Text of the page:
Agreed that the traditional basket of goods is not reflective of consumer spending these past three-plus months.
A related but whole 'nother issue is if on the other side of this, consumers'/companies' (spending) habits will have changed for good.
Will people be more cautious with spending because of the uncertainty of their jobs in the future?
Will they be less likely to eat in restaurants for safety/health issues?
Will companies make offsite workers a permanent thing thus reducing the need for office space?
Will offsite workers lack of travel needs depress all the businesses in the transportation sector? (i.e. cars, oil, airlines, etc).
Yes to any of these questions (and a hundred more) certainly depress prices.
Seeing the term disinflation or disflation being thrown around. This is probably driven by the the lack of a sales recovery in high ticket items and consumer habits changing / low confidence in recovery scenarios.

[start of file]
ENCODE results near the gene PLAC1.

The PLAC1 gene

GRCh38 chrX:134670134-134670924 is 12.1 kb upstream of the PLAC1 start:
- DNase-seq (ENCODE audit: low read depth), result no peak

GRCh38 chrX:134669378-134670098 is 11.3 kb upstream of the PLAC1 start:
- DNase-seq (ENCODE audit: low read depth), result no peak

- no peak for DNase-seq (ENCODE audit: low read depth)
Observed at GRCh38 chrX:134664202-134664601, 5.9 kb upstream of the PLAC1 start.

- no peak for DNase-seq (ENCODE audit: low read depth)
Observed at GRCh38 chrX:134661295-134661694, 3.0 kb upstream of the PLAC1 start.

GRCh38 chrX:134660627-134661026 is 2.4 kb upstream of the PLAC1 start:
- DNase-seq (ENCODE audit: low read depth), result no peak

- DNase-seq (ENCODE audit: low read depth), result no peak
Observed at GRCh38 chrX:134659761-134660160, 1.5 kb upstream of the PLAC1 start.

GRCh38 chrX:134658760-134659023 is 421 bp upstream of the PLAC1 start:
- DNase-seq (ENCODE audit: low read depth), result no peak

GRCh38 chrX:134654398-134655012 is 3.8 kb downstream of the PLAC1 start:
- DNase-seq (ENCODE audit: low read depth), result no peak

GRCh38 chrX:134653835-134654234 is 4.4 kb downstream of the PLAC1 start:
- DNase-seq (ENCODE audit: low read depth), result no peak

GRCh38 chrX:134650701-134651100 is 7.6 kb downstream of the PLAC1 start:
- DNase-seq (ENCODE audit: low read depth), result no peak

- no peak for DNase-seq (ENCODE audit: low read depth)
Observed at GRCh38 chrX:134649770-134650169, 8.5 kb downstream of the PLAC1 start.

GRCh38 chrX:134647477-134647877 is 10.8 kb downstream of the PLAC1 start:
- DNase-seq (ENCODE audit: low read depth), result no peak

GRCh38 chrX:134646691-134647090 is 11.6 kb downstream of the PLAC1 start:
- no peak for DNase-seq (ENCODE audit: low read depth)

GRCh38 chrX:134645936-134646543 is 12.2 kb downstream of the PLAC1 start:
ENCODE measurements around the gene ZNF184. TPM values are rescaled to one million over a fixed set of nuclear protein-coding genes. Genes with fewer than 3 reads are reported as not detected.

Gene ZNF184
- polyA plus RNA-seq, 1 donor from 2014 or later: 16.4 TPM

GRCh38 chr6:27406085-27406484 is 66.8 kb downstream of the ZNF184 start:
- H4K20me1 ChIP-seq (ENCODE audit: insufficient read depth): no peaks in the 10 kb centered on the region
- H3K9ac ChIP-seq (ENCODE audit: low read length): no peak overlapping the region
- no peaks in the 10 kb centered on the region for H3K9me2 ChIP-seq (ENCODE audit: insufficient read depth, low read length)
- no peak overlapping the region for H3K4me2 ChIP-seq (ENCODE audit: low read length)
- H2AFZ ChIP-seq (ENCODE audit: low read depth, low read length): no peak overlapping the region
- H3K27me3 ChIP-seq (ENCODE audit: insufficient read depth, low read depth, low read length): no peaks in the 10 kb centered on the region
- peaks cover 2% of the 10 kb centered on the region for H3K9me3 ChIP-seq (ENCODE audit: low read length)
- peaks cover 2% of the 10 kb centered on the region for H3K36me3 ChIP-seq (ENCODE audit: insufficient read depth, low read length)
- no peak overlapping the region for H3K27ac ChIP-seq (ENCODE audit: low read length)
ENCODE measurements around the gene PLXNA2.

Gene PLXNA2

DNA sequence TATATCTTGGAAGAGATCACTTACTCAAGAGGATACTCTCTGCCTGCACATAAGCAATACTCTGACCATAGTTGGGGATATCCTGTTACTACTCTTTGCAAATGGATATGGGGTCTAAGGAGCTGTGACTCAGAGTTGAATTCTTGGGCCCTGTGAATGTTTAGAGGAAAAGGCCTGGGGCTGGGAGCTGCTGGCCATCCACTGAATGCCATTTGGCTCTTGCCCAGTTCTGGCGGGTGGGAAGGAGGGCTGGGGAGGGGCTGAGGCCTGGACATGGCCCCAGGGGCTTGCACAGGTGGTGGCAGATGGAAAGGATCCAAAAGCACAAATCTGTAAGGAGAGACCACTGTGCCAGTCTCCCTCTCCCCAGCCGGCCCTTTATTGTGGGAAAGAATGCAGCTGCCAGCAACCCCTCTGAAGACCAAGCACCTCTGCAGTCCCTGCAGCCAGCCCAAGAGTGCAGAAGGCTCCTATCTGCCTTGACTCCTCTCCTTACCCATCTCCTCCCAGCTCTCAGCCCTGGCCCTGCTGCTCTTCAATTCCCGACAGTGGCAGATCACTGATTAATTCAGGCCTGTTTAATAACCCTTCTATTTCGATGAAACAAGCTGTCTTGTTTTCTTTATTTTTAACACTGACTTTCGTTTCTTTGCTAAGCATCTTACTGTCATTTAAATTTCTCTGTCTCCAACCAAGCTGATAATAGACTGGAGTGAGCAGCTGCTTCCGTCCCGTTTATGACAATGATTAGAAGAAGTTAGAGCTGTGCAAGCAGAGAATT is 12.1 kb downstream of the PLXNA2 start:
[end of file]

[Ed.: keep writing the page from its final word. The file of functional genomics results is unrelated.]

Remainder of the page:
Keep in mind, right after the virus problem is solved in few weeks (!) the US will head into a vicious election cycle.
Both, the chicken and the egg are on life support and inedible. Which one is supply and which is demand... Which will recover first?
Yes with the lockdowns many of our worlds have shrunk, mine included.
So in the Philippines while inflation is down food price inflation increased because of problems getting produce moved and some food processing factories are closed.
There are also big issues with the supply chain for the electronics industry (the Philippines main export) so wherever that chain ends will face a fall in supply.
Consumer expectations of inflation have not changed much - but uncertainty is up.
Longer term has to be inflation - unless the Magic Money Tree is real.